Columns, On The Record, Opinion

Their minds and us | On the Record

There is a scene in “Selena Gomez: My Mind & Me,” Gomez’s new documentary that was released earlier this month, that I can’t stop thinking about. 

In the scene, Gomez is sitting on a low, gray chair, dressed in a jean jacket and a glittery dress. Her eyes welled with tears. Her position makes her vulnerable to the viewer, even behind the protection of a camera. 

She is speaking to two friends, admitting her sense of defeat and embarrassment after a recent performance. She is crying and stuttering, her breaths uneven and shallow, a feeling familiar to anyone who has ever experienced the burden of an emotion so painful it quite literally takes your breath away. 

“The pressure is just overwhelming,” she says. “When am I gonna be good just by myself?” 

All I could think as I was sitting there, watching her breakdown on my computer screen, was this: why on Earth did anyone want this to be filmed? 

It’s the same thought I had when watching snippets of “Miss Americana,” Taylor Swift’s documentary that was released in 2020. Similar scenes permeate both films — the moments showcased are raw, often uncomfortable expositions of two women who have long been lit up by the spotlight and simultaneously burned by it. 

These documentaries are often created for the purpose of “control” — “Miss Americana” was an explicit attempt to solidify Swift’s image as an outspoken political activist and a reborn pop star, and “My Mind & Me” is Gomez’s way of reframing her journey from a childhood star to a mature public figure. 

But these attempts at control are inherently ill-intended. They’re executed not for the sake of the star, but for the taming of the public — more specifically, to quell the violent waves of scorn and shame that women in the public eye are often on the receiving end of. 

This is the problem: we have reached a point where public hatred has become so powerful it is now leveraging material. We hold our contempt above celebrities’ heads and deliver them an ultimatum — share all of yourself, or deal with the consequences. As these documentaries have proven, these stars are not the beacons of unwavering strength and resilience that we imagine them to be. 

They’re just like us, right? Our idols cry and hurt and deal with hidden problems. And then, just like us, they screw up because of these struggles. 

The only difference? We force them to show us why they deserve forgiveness, and these documentaries often feel like desperate attempts at doing so.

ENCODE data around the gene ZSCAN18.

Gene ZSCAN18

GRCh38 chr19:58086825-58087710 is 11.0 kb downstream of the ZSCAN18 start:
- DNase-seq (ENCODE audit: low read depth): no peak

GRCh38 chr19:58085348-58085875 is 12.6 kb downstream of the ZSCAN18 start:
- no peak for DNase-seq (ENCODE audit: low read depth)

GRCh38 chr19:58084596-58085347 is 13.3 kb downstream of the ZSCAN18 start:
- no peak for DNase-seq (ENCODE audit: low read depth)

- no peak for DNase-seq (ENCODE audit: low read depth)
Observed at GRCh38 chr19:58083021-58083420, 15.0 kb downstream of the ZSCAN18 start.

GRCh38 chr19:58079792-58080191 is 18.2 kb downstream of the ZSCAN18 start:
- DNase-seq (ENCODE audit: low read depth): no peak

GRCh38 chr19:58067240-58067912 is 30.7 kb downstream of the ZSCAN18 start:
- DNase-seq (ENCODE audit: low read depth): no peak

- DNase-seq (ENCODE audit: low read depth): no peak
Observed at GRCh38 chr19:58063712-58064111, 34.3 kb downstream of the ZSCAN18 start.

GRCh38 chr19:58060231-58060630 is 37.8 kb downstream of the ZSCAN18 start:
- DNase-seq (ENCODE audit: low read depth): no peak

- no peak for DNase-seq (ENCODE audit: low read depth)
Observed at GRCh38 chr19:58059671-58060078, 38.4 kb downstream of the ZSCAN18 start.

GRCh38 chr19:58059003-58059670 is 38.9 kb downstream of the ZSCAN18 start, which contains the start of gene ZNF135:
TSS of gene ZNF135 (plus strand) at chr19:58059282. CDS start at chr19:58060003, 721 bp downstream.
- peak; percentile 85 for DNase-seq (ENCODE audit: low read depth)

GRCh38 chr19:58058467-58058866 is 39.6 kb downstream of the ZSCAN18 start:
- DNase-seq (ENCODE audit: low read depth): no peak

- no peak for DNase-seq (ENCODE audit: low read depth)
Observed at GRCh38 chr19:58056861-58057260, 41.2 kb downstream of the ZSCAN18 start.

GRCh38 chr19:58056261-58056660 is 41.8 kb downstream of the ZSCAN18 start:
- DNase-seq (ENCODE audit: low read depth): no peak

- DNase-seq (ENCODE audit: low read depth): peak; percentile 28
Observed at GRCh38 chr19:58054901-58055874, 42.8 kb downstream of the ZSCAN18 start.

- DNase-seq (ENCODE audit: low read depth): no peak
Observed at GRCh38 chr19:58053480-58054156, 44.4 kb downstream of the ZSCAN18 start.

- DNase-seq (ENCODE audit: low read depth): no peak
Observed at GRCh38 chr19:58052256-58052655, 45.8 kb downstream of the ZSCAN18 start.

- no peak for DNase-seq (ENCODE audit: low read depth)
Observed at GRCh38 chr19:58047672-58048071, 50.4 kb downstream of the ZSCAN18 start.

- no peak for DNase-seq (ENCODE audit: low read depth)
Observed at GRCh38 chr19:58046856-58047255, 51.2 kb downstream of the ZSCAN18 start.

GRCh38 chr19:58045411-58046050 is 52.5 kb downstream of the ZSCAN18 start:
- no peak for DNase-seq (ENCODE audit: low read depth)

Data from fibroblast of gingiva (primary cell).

Don’t get me wrong — I understand that these stars have a choice in this matter. They consent to being filmed, to turning the camera on even when the outlook is bleak. In a recent interview with Rolling Stone, Alek Keshishian, director of “My Mind & Me,” detailed Gomez’s insistence on being recorded, even in her darkest moments.

“I’m holding my iPhone, and I’m like, ‘I don’t know whether I should shoot this.’ And she was like, ‘No, I want you to shoot this. I want you to shoot this’,’” Keshishian revealed.

It’s undeniable that they are welcoming us into their privacy with open arms. 

Despite this, I can’t help but feel a certain sense of unease when tuning in. It feels like an inappropriate form of indulgence, watching someone I’ll never truly know, in their most desperate moments, baring their soul for a taste of my sympathy. And it’s not their fault for wanting it. I know that if I were in their position, held to an impossible standard and chastised for the slightest of errors, I’d crave the same forgiveness. 

The issue at hand is not the vulnerability itself — the public does not have the power to dictate whether or not celebrities choose to share these moments. It’s the opposite — the public doesn’t deserve their vulnerability.

These documentaries should be a lesson learned not just about these celebrities, but about ourselves. Yes, we can appreciate the courage of their honesty under such scrutiny — but we must also recognize that our actions produce the pressure. 

If you’re going to sit down and watch, keep this in mind: more often than not, it is our reluctance to be sympathetic that forces them to pick up the camera. 

“It’s kind of like I’m sacrificing myself for a greater purpose,” Gomez said. 

What this greater purpose is, I don’t really know. I just can’t help but feel that her life shouldn’t be the price.

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